CHAIR: Would it be possible to get, on notice, a differentiation across those different products that you have just explained and the degree of superannuation member-initiated contact?

Mr Bragg : We can certainly get some quite good data, particularly on call centre activity.

CHAIR: Is it possible that somebody could have made a choice very early on, when they started their superannuation—25 years ago, for example—and not altered that choice in any way since that point of time?

Mr Bragg : Yes, that is possible.

CHAIR: How many people might be in that position and might be among the million that you have referred to?

Mr Bragg : The million are the people who have chosen a fund and would be subject to the definition of accrued default amount. In terms of how many people have chosen a fund, if you talk to the clearing houses that deal with a lot of the contributions from an employer to a range of funds, they will say that around 25 per cent of members choose a fund. That is pretty consistent with some of the Cooper findings and whatnot. There is a pretty high labour market turnover as well, and a lot of people change super when they change jobs.

I do not have any conclusive evidence on this, but I would say, given that the super system has only been there for 20 years, that people probably have not been in products for 25 years. There will be some people who have established arrangements with a particular chosen fund, and they often tend to set and forget. Once people turn their minds to their financial affairs—which often the last thing they want to do—they sit down with an adviser or a fund and put in place their arrangements, but they do not want to touch it again. In the evidence we provided in our submission, there is quite a good example where one particular provider has the service where a member can nominate binding death nominees, in the case of their death. That is a member initiated process. When that provider has gone back to that member who initiated that process and said, 'Please have another look at this and give a view on whether that is still the appropriate nominee,' they get response rates of around 30 per cent.

Mr TONY SMITH: That can indicate two things, can't it? At its worst it can indicate that some are uninterested, but it can also indicate that nothing has changed: 'My wife is still my wife. Why do you keep asking me this question?'

Mr Bragg : That is right.

CHAIR: There is quite a deal of information in the submissions that indicated that if material is sent out, only 30 per cent of people might respond to it. There were a number of reasons attributed to that low rate of response. But, given the amount of money that people have in these schemes, that seems to me to be quite a problem. You indicated, in your evidence this morning, that BT Super for Life is one that is changing to a more internet-friendly approach, which might work with a certain part of the population. If the argument here is choice, the question is: how actively do you think the sector has really engaged with its members and made it very easy for them to participate in decision-making? What do you see as the barriers that meet this only 30 per cent response?

Mr Bragg : I think we are talking about arrangements that have no relation to a default fund. You cannot enter BT Super for Life through an employer, for instance—if that is the example that you want to use. The person who is a member of BT Super for Life today is a member of that fund because they have gone to the trouble of going to the website, looking at the PDFs, filling out an application form—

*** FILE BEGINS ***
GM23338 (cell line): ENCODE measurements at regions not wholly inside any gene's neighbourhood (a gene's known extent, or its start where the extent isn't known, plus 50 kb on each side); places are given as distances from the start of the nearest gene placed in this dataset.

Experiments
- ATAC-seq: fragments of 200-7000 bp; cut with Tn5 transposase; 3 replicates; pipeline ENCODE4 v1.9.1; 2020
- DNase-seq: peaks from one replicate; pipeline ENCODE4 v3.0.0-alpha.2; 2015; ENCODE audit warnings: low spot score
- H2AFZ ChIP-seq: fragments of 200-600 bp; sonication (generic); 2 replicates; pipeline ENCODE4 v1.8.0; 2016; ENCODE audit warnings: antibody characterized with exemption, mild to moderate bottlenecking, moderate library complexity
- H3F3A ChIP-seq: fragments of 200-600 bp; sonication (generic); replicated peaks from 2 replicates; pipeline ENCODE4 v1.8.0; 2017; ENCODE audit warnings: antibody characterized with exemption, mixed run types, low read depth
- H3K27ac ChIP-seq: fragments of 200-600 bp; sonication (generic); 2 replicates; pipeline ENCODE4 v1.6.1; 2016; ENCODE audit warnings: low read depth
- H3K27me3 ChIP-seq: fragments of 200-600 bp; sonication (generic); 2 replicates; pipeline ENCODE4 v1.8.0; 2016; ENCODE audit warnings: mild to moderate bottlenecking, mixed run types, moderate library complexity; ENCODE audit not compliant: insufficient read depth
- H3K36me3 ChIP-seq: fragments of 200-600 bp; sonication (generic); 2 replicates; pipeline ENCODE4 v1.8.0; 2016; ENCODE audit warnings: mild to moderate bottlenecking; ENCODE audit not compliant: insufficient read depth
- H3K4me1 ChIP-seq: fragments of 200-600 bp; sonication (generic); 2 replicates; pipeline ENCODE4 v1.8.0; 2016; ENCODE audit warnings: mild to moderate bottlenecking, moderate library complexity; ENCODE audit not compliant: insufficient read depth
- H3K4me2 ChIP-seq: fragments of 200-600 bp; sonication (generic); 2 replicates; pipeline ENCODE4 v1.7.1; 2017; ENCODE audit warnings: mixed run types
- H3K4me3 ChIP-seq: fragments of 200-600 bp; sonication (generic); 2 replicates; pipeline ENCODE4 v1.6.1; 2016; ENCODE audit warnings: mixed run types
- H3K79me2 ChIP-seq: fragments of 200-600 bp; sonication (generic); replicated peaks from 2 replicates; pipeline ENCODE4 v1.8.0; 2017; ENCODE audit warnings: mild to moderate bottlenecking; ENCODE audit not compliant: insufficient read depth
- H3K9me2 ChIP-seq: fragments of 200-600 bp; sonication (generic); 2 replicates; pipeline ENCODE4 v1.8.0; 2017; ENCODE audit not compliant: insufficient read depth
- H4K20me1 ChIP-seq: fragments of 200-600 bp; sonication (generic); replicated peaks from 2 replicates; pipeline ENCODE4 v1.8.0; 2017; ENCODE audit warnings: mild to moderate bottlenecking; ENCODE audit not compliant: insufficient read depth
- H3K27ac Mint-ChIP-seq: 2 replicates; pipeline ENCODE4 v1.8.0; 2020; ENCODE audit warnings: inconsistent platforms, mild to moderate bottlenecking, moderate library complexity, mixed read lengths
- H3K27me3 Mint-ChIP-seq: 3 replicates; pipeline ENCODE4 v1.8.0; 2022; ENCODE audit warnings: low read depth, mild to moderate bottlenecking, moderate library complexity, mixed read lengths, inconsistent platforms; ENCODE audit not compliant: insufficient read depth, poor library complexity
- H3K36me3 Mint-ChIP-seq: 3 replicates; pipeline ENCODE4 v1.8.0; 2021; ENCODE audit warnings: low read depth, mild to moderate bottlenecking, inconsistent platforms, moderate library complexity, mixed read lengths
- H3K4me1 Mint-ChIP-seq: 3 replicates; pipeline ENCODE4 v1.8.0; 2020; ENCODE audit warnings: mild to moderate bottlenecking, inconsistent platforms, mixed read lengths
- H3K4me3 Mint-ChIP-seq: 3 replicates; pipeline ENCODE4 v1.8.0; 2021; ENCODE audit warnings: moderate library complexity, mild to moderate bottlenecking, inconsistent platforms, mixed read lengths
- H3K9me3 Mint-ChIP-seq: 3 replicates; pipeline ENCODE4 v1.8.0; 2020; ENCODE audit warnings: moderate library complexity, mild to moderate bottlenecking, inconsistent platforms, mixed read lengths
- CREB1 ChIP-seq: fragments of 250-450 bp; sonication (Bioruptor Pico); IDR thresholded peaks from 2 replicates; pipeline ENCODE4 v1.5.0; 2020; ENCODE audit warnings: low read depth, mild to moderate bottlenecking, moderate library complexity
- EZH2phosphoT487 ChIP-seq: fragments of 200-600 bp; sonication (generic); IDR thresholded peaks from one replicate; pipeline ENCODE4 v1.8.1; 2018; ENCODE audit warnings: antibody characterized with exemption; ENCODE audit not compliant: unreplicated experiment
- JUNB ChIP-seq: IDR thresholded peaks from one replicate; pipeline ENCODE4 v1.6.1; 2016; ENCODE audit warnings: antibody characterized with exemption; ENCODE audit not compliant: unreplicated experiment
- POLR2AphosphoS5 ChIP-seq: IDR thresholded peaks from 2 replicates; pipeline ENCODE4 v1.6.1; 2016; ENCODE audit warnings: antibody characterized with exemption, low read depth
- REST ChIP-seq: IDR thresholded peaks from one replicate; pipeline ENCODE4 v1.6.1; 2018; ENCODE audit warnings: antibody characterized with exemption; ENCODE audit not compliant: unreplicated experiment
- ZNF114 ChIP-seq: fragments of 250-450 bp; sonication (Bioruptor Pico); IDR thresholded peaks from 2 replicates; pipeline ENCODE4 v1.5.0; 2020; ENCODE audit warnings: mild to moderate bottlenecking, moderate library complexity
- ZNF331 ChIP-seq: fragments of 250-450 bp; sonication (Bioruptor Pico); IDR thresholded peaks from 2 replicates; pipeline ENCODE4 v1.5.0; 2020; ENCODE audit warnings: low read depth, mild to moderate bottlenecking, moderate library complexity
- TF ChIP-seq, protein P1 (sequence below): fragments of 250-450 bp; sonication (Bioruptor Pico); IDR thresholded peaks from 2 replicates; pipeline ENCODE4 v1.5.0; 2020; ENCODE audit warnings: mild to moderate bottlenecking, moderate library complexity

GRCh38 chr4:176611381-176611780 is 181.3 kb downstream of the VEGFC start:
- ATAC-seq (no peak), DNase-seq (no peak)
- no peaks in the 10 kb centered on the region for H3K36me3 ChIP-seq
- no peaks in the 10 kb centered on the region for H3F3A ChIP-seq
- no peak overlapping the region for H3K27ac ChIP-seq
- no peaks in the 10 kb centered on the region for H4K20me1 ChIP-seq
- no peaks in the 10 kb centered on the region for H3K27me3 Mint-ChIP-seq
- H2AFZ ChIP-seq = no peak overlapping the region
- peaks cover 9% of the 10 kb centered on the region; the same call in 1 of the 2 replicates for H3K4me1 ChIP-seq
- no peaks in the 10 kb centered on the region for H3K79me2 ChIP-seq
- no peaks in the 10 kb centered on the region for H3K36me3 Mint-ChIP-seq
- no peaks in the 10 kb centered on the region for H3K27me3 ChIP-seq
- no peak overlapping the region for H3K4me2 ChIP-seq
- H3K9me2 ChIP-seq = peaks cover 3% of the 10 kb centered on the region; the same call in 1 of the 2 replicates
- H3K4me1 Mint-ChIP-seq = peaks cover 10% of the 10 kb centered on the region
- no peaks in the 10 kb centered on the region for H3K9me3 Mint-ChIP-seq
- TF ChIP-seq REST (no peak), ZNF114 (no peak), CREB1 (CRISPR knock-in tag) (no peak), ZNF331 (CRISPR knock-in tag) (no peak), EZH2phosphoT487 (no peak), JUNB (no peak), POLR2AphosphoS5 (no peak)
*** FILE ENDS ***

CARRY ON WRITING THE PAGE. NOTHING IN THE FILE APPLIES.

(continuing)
Mr TONY SMITH: You have pointed out the important history of this going back 20 or 21 years. The 25-year example the chair uses would be very rare. That would be someone who has had super since before 1988. It might be useful for the committee if you ran through what it takes to exercise choice of fund, which I think you were about to do, Mr Bragg—in other words, the steps that you need to initiate. After you have taken that initiative and got through that red tape—particularly if it was 20 years ago—what does it take to get into that situation?

Mr Bragg : There are a couple of things that I will say. The distinction that we are trying to draw very clearly for the committee is not that people who are default members should not be subject to the transfer; we think that they should be. There are other views that you will hear today that do not accord with that. Some people do not think that there should be a transition at all. We think that there should be, but it should be targeted to members who have never taken any direction, who have never gone to a financial advice website and who have never gone to an adviser but who have exercised choice of fund. To give an example, if I work at the Wesley Centre and the default fund is Australian Super—and BT Super For Life is an example of a direct product, so there is no adviser in this example—I would have to go to the website, look at the PDS, sign an application form and establish that fund. Then I would have to take that to my employer and say: 'I don't want you to pay it into Australian Super anymore. I want you to pay it into this fund.'

Mr TONY SMITH: And make sure that happens.

Mr Bragg : Obviously, that then flows through. There are other more intricate examples where a member may go and engage an adviser and use another product. That obviously involves those same steps.

Mr TONY SMITH: The point is that you have to take a number of steps. Given that someone has had to take all of those steps, the fear is that they would then have no interest.

CHAIR: There is differentiation across the whole market because you have a different range of products and different levels of engagement.

Mr FLETCHER: Do you believe that the breadth of definition in section 20B is deliberate in terms of how broad the range of persons to be compulsorily moved across to MySuper is or is it an inadvertent drafting error such that the original policy intention has not been fully reflected?